Review: Drama captures a 'Hellion' struggling to come of age

McClatchy-Tribune News ServiceJune 26, 2014 

Aaron Paul plays Jacob’s father, a widower bearing the brunt of his son’s resentment, in “Hellion.”


  • Hellion

    C+ Cast: Josh Wiggins, Aaron Paul, Juliette Lewis, Deke Garner

    Director: Kat Candler

    Length: 1 hour, 39 minutes

    Rating: Unrated, with teen violence and smoking


    Raleigh: Grande

Something about the label “Hellion” implies a sense of impish fun and mischief. But 13-year-old Jacob Wilson (Josh Wiggins) sets fires, trashes vehicles in the parking lot while his fellow Texans enjoy a high school football game, and has so much rage in him that he’s already a familiar figure to the cops.

Jacob is the unlikely anti-hero of “Hellion,” a messed-up kid taking out his hurt and resentment on most of those around him – especially his dad, Hollis (Aaron Paul of “Breaking Bad”).

Something bad happened in this family. Hollis, a carpenter, crawls into a beer can, even on those weekends when he’s hammering away at the family’s dream house, a vacation getaway in nearby Galveston that represents a last link to the absent mother in this household of males.

Jacob’s run-ins with the law are not solo, but he’s got a code – “I don’t rat out my crew.”

And lectures from Hollis don’t carry any weight – “Take responsibility, Jacob.” Dad doesn’t seem to be very good at that either.

The real tragedy here is 10-year-old Wes (Deke Garner), who idolizes Jacob and wants to run with his self-destructive/property-destroying “crew.” Jacob is young enough and delusional enough that he means it when he tells the kid brother, “I swear I won’t let anything happen to you.”

“Hellion” is an accident waiting to happen, a tragedy unfolding. Latchkey kids, hyped up on sugary sodas, junk food and speed metal, bored when Dad takes Jacob’s motorbike away, are headed for trouble.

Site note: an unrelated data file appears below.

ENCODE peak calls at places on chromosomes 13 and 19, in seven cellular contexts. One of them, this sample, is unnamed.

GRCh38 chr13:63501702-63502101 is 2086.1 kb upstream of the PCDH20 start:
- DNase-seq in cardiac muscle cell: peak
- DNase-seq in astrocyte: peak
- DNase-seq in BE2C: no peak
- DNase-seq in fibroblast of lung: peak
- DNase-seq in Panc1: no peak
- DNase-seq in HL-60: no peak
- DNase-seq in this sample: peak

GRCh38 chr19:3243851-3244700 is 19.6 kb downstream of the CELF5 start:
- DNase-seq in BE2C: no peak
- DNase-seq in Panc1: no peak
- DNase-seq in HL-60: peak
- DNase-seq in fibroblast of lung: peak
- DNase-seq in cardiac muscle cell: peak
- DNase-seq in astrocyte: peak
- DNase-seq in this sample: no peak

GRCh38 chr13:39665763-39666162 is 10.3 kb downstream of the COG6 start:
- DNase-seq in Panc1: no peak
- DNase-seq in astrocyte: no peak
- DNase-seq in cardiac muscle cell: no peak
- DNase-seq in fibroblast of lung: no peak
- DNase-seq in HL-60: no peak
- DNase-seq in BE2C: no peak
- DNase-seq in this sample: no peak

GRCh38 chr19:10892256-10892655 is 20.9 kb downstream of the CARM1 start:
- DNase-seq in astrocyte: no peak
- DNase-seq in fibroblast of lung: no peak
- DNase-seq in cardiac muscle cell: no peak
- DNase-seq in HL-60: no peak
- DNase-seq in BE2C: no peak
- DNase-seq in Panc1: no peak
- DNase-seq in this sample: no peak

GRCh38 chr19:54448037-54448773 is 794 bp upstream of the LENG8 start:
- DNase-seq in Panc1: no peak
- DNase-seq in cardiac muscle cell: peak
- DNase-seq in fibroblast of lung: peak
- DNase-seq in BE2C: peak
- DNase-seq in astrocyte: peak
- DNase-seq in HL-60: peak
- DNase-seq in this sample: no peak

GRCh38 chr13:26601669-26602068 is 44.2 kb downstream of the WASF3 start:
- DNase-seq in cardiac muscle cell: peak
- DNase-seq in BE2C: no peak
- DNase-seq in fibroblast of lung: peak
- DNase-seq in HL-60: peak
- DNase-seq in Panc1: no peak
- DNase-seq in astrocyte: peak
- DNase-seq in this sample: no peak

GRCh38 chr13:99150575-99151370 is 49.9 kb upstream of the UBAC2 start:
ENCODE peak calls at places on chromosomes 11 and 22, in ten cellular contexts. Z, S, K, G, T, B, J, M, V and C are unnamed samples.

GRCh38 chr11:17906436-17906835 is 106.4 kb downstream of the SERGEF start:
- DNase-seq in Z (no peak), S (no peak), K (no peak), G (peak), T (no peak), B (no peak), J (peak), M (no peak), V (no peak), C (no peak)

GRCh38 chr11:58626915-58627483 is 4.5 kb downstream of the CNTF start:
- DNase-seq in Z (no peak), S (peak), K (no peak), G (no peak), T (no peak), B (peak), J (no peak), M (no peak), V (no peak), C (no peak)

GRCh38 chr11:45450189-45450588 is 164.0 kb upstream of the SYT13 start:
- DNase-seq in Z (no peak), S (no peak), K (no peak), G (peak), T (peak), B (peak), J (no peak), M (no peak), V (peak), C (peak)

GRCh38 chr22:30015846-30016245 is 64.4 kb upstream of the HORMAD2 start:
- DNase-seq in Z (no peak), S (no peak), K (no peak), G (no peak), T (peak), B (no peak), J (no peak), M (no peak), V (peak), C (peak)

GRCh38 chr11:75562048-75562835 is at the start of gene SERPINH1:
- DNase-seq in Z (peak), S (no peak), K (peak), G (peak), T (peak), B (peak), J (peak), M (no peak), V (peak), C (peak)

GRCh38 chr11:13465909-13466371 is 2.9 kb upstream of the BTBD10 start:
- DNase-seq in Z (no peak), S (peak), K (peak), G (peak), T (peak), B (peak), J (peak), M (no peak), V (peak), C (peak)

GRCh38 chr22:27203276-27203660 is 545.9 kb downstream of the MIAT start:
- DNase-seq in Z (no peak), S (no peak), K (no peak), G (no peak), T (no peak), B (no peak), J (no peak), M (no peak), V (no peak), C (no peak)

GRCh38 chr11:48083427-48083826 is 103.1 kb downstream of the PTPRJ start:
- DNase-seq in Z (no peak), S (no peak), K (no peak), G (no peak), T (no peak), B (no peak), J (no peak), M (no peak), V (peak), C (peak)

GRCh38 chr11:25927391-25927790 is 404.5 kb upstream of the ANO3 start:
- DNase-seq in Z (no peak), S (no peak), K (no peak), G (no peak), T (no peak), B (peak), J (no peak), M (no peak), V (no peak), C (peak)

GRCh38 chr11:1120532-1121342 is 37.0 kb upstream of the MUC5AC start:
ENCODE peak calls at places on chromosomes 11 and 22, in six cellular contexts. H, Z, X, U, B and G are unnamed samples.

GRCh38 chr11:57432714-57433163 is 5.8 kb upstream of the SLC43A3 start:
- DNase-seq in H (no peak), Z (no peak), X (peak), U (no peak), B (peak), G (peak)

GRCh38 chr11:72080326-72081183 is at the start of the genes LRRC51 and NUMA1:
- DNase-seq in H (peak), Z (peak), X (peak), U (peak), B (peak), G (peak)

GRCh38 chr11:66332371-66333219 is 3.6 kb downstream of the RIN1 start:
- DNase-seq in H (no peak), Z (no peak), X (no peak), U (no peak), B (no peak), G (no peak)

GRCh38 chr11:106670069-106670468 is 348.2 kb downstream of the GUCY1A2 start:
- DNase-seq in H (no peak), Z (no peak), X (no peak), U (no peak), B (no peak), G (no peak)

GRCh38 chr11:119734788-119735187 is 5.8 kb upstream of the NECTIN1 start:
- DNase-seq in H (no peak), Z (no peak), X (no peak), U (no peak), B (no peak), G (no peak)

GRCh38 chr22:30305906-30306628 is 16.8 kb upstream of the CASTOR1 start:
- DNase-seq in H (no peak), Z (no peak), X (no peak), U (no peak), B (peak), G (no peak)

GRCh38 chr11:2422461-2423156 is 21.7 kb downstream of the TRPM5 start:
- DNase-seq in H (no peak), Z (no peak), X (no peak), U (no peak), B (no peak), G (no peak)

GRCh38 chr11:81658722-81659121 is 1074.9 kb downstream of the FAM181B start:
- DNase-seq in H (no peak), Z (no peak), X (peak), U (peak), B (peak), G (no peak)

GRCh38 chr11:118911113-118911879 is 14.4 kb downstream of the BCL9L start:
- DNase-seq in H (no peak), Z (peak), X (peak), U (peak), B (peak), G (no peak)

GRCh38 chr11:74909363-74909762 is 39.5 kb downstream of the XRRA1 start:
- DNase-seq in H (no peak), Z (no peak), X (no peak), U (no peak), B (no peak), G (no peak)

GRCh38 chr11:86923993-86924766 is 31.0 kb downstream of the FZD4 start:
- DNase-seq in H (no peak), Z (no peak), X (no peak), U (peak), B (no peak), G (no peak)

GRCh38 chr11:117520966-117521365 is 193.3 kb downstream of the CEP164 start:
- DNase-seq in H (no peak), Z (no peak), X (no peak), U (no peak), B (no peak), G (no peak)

Juliette Lewis is the kindly aunt – sister of their dead mom – who figures in the story when Jacob’s many run-ins with the law bring the cops and child welfare down on the family.

I like the way writer-director Kat Candler, expanding a short film she made a few years back, doesn’t give away the whole back story – what killed the mother, who might have been to blame. I don’t like the film’s contrived, melodramatic climax, or this whole story thread where hotshot motocross rider Jacob figures he can solve all their problems by winning “the Big Race.”

But “Hellion” is involving, sobering and very well-acted, with nice turns by young Wiggins and especially by Paul – playing a broken man who has just enough of a grasp of what he’s supposed to be doing to realize the life-scarring mistakes he’s making with these boys.

As coming-of-age melodramas go, “Hellion” offers a rare and engrossing glimpse into a working-class nightmare, a lifestyle of indulged biker-kids, guns, violence and beer that is every bit the trap we consider our inner cities to be.

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